I never would have imagined I’d be packing up my life to be a nomad, but somewhere deep inside me, I wonder how it took so long to see that this was what I needed to do. Writing about this “pre-journey” phase has been teaching myself a lot about who I am and what I need. Sharing that with others, I think, is a great dialogue to begin.

Maybe, thanks to following my journey so far, someone somewhere has already realized they’re trapped in a life not right for them. Maybe my reasoning has helped another person create a bold new dream for their life.

I don’t know. I don’t care. I’d still write about it anyhow. Catharsis is its own drug.

In the end, putting my story on page is probably powerful for someone, somewhere. Maybe I’ll never meet them. It doesn’t matter. What matters is that I have the right to say “This is my life. This is how I see the world.”

Speaking to our experience, sharing with others, that’s what humans have used their words for since time began. How can a court steal that right from anyone in our supposedly western, free society?

James Rhodes fought for our right to own what has happened to us. To share what has been done to us. He fought for our ability to have community, empathy, and understanding with others.

And he won. Today, all writers, and all readers, are the richer for it. Thanks, James.

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Who I Am and Why I Bother

Hi, there. I’m Steff, and I’ll be your pilot.

I seem to be getting new readers every day, and I wonder what their reactions are when they get here. I’d like to say a little about myself and what my little mission is. So. Without ado.

Who am I? Well, I ain’t your standard-issue sex writer. I’m cute, but I’m more comfortable in jeans and a funky shirt than anything else. I ride a scooter. I listen to indie rock and know what the inside of a mosh pit looks like. I work with kids sometimes. I’m smart, I’m independent, I live alone, and I’d rather be single than in a less-than-filling relationship. I went to Catholic school as a kid, was elected to the student body in college, always had good grades, used to volunteer a lot, always have done well professionally, can work a room and schmooze with the best of ‘em, have never worked in a sex trade, haven’t had a lot of partners due to old-school ethics… Et cetera.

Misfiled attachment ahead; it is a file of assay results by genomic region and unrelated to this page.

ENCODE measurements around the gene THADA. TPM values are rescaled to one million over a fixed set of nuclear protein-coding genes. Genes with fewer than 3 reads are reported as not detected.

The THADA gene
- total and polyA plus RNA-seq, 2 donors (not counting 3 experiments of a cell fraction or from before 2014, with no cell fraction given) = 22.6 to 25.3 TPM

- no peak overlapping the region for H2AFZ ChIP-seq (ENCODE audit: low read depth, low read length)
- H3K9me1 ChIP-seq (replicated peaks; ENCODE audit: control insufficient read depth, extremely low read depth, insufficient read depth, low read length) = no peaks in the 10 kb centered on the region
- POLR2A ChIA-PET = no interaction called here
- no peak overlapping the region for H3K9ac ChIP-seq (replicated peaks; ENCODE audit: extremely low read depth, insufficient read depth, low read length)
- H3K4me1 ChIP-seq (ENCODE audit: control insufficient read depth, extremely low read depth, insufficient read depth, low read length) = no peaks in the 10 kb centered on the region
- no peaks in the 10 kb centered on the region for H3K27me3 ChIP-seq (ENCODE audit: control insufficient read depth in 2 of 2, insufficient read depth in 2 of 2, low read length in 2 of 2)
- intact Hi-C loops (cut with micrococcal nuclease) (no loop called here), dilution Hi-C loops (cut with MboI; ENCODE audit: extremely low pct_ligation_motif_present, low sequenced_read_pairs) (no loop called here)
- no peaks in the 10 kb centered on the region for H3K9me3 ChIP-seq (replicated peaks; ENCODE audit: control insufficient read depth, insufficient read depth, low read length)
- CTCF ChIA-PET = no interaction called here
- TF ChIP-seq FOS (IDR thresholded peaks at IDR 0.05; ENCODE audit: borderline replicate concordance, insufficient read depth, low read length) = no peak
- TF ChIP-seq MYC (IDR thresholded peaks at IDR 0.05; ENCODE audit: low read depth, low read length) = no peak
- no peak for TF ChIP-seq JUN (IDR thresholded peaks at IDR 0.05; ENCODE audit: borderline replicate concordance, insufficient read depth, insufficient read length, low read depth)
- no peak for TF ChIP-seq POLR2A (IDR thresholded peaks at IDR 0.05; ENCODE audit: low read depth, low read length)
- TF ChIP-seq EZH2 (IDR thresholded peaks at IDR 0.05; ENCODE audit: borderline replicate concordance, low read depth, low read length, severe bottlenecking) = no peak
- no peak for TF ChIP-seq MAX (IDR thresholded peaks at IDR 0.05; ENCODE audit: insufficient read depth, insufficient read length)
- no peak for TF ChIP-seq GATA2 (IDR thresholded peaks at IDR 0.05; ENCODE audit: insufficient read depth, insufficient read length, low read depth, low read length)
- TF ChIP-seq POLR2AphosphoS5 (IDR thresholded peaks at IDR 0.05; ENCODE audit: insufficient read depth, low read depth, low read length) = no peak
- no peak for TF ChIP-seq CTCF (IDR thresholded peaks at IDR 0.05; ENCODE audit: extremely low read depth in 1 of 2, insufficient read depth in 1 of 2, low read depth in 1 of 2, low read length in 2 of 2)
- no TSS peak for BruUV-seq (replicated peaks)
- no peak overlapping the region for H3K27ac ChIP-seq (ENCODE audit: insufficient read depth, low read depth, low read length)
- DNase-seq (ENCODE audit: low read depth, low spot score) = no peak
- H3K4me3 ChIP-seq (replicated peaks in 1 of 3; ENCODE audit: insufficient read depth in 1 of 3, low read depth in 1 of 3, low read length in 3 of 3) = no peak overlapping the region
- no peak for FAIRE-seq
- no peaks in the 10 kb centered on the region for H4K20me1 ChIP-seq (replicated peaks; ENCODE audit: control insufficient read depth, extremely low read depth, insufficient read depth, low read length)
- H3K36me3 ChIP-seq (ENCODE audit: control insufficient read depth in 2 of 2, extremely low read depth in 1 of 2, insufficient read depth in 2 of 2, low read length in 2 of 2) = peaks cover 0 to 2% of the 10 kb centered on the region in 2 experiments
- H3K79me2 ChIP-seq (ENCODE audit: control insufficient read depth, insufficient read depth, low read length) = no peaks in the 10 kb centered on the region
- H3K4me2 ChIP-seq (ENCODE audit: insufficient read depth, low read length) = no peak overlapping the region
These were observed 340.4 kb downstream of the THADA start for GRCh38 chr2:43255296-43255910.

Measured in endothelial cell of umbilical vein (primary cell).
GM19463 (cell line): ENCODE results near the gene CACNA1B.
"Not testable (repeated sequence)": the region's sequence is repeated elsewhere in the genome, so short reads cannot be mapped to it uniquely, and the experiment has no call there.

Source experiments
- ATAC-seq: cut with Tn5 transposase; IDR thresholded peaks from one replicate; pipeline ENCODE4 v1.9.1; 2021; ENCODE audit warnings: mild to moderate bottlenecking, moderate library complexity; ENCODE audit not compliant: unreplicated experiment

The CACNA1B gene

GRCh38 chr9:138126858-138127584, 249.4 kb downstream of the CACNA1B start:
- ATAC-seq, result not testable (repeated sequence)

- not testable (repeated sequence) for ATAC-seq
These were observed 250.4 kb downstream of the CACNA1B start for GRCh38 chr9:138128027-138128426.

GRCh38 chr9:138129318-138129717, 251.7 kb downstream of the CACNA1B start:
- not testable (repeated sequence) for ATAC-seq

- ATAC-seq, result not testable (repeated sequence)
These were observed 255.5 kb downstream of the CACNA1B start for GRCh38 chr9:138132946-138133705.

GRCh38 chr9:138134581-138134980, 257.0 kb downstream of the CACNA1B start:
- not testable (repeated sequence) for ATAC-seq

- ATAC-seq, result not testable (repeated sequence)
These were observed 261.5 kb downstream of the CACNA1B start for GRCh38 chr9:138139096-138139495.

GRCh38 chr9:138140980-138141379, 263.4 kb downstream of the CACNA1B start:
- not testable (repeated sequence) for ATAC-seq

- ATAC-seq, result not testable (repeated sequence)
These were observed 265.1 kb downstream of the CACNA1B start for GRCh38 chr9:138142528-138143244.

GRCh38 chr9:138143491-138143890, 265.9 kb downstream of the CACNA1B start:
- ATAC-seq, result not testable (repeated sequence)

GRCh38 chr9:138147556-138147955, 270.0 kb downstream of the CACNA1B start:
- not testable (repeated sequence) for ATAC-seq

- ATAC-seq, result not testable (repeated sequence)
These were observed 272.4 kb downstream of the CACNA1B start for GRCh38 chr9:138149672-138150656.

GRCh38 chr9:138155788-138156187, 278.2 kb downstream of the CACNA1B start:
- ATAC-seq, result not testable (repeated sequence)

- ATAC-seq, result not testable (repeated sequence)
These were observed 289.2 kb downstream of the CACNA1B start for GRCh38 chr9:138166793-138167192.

In short, I really am the good girl next door who likes to play a little bad from time to time. Any parent in the world would be thrilled to have me in the family, but god forbid they ever find the home videos.

As a result, being a do-gooder goodie-two-shoes for most of my life, coming to terms with my sexuality has been a long and hard path. I went through hellacious battles with self-esteem, with judgment, and with self-scrutiny. I wondered if giving head meant I was a whore. I was scared that being a hard-core lover girl in the bedroom would mean I’d find a $100 bill by the bed when I was through. I didn’t want to be this thing I had inside of me, this chick who wanted to tear into a guy’s flesh and devour him whole. It was dirty, wrong, and in God’s eyes, not something I should do. Sex was for procreation, not for entertainment, was the memo I’d gotten.